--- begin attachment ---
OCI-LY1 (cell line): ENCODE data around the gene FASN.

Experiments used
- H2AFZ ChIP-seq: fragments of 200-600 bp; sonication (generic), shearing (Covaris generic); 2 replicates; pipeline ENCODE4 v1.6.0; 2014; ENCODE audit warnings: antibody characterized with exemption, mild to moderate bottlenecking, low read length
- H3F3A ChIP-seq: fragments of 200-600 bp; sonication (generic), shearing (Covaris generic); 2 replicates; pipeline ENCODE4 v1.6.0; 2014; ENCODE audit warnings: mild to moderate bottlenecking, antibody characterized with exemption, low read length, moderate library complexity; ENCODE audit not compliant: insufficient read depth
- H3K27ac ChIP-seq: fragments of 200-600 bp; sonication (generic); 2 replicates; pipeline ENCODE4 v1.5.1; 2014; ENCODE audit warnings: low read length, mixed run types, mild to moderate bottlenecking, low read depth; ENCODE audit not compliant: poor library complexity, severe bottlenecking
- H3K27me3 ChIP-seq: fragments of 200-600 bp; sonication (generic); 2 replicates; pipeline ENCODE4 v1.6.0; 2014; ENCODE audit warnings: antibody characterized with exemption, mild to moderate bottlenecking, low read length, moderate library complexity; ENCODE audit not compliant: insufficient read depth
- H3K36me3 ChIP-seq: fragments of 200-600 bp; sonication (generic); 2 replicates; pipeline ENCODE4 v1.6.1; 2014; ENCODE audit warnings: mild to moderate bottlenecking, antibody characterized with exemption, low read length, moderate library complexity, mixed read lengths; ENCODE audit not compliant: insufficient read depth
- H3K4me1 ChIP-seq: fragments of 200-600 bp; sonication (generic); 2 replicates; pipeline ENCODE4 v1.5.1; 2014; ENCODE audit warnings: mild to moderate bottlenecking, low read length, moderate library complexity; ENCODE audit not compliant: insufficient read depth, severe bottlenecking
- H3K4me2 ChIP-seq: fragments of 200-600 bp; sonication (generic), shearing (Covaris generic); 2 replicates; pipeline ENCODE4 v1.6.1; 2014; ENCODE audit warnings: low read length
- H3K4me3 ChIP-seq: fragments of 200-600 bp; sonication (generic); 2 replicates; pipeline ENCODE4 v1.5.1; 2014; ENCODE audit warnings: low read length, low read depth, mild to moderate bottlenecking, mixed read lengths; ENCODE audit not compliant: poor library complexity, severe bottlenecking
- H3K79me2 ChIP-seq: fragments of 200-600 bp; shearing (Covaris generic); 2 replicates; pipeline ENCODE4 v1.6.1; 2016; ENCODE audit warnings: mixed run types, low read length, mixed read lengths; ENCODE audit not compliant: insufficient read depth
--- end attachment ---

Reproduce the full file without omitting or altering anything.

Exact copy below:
OCI-LY1 (cell line): ENCODE data around the gene FASN.

Experiments used
- H2AFZ ChIP-seq: fragments of 200-600 bp; sonication (generic), shearing (Covaris generic); 2 replicates; pipeline ENCODE4 v1.6.0; 2014; ENCODE audit warnings: antibody characterized with exemption, mild to moderate bottlenecking, low read length
- H3F3A ChIP-seq: fragments of 200-600 bp; sonication (generic), shearing (Covaris generic); 2 replicates; pipeline ENCODE4 v1.6.0; 2014; ENCODE audit warnings: mild to moderate bottlenecking, antibody characterized with exemption, low read length, moderate library complexity; ENCODE audit not compliant: insufficient read depth
- H3K27ac ChIP-seq: fragments of 200-600 bp; sonication (generic); 2 replicates; pipeline ENCODE4 v1.5.1; 2014; ENCODE audit warnings: low read length, mixed run types, mild to moderate bottlenecking, low read depth; ENCODE audit not compliant: poor library complexity, severe bottlenecking
- H3K27me3 ChIP-seq: fragments of 200-600 bp; sonication (generic); 2 replicates; pipeline ENCODE4 v1.6.0; 2014; ENCODE audit warnings: antibody characterized with exemption, mild to moderate bottlenecking, low read length, moderate library complexity; ENCODE audit not compliant: insufficient read depth
- H3K36me3 ChIP-seq: fragments of 200-600 bp; sonication (generic); 2 replicates; pipeline ENCODE4 v1.6.1; 2014; ENCODE audit warnings: mild to moderate bottlenecking, antibody characterized with exemption, low read length, moderate library complexity, mixed read lengths; ENCODE audit not compliant: insufficient read depth
- H3K4me1 ChIP-seq: fragments of 200-600 bp; sonication (generic); 2 replicates; pipeline ENCODE4 v1.5.1; 2014; ENCODE audit warnings: mild to moderate bottlenecking, low read length, moderate library complexity; ENCODE audit not compliant: insufficient read depth, severe bottlenecking
- H3K4me2 ChIP-seq: fragments of 200-600 bp; sonication (generic), shearing (Covaris generic); 2 replicates; pipeline ENCODE4 v1.6.1; 2014; ENCODE audit warnings: low read length
- H3K4me3 ChIP-seq: fragments of 200-600 bp; sonication (generic); 2 replicates; pipeline ENCODE4 v1.5.1; 2014; ENCODE audit warnings: low read length, low read depth, mild to moderate bottlenecking, mixed read lengths; ENCODE audit not compliant: poor library complexity, severe bottlenecking
- H3K79me2 ChIP-seq: fragments of 200-600 bp; shearing (Covaris generic); 2 replicates; pipeline ENCODE4 v1.6.1; 2016; ENCODE audit warnings: mixed run types, low read length, mixed read lengths; ENCODE audit not compliant: insufficient read depth